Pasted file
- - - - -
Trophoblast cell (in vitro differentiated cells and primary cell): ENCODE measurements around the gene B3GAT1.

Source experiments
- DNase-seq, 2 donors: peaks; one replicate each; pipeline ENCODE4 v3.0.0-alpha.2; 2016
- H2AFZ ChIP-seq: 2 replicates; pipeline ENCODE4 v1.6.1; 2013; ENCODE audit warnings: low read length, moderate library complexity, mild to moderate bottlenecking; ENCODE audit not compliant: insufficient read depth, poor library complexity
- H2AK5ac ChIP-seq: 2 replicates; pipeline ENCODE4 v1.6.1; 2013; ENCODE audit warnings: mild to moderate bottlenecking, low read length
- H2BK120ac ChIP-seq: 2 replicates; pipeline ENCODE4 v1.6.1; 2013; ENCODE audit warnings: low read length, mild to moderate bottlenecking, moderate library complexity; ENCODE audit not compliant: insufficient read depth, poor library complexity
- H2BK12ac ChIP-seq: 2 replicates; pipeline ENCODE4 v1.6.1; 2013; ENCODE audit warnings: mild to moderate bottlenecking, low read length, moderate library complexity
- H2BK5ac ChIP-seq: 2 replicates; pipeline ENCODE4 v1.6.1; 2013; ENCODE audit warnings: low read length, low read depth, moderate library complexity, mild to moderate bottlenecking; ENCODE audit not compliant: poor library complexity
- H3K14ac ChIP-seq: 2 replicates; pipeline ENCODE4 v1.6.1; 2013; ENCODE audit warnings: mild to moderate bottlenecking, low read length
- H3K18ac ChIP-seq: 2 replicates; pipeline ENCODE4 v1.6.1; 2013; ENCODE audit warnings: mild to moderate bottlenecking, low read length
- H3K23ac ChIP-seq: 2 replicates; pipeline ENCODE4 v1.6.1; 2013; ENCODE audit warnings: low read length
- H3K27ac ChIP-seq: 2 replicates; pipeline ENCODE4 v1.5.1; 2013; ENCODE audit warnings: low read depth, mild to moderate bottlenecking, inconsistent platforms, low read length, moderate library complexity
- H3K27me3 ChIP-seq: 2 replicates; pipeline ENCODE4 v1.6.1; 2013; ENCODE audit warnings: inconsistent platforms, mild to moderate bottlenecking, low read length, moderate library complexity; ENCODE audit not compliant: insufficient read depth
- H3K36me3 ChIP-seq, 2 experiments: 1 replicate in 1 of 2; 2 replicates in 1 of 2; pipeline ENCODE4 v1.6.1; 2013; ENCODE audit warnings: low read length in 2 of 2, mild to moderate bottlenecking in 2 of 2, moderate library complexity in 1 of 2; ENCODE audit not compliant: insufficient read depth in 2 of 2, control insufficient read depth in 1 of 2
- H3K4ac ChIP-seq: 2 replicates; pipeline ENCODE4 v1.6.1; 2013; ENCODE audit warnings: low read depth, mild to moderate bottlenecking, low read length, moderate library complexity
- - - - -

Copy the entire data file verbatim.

Trophoblast cell (in vitro differentiated cells and primary cell): ENCODE measurements around the gene B3GAT1.

Source experiments
- DNase-seq, 2 donors: peaks; one replicate each; pipeline ENCODE4 v3.0.0-alpha.2; 2016
- H2AFZ ChIP-seq: 2 replicates; pipeline ENCODE4 v1.6.1; 2013; ENCODE audit warnings: low read length, moderate library complexity, mild to moderate bottlenecking; ENCODE audit not compliant: insufficient read depth, poor library complexity
- H2AK5ac ChIP-seq: 2 replicates; pipeline ENCODE4 v1.6.1; 2013; ENCODE audit warnings: mild to moderate bottlenecking, low read length
- H2BK120ac ChIP-seq: 2 replicates; pipeline ENCODE4 v1.6.1; 2013; ENCODE audit warnings: low read length, mild to moderate bottlenecking, moderate library complexity; ENCODE audit not compliant: insufficient read depth, poor library complexity
- H2BK12ac ChIP-seq: 2 replicates; pipeline ENCODE4 v1.6.1; 2013; ENCODE audit warnings: mild to moderate bottlenecking, low read length, moderate library complexity
- H2BK5ac ChIP-seq: 2 replicates; pipeline ENCODE4 v1.6.1; 2013; ENCODE audit warnings: low read length, low read depth, moderate library complexity, mild to moderate bottlenecking; ENCODE audit not compliant: poor library complexity
- H3K14ac ChIP-seq: 2 replicates; pipeline ENCODE4 v1.6.1; 2013; ENCODE audit warnings: mild to moderate bottlenecking, low read length
- H3K18ac ChIP-seq: 2 replicates; pipeline ENCODE4 v1.6.1; 2013; ENCODE audit warnings: mild to moderate bottlenecking, low read length
- H3K23ac ChIP-seq: 2 replicates; pipeline ENCODE4 v1.6.1; 2013; ENCODE audit warnings: low read length
- H3K27ac ChIP-seq: 2 replicates; pipeline ENCODE4 v1.5.1; 2013; ENCODE audit warnings: low read depth, mild to moderate bottlenecking, inconsistent platforms, low read length, moderate library complexity
- H3K27me3 ChIP-seq: 2 replicates; pipeline ENCODE4 v1.6.1; 2013; ENCODE audit warnings: inconsistent platforms, mild to moderate bottlenecking, low read length, moderate library complexity; ENCODE audit not compliant: insufficient read depth
- H3K36me3 ChIP-seq, 2 experiments: 1 replicate in 1 of 2; 2 replicates in 1 of 2; pipeline ENCODE4 v1.6.1; 2013; ENCODE audit warnings: low read length in 2 of 2, mild to moderate bottlenecking in 2 of 2, moderate library complexity in 1 of 2; ENCODE audit not compliant: insufficient read depth in 2 of 2, control insufficient read depth in 1 of 2
- H3K4ac ChIP-seq: 2 replicates; pipeline ENCODE4 v1.6.1; 2013; ENCODE audit warnings: low read depth, mild to moderate bottlenecking, low read length, moderate library complexity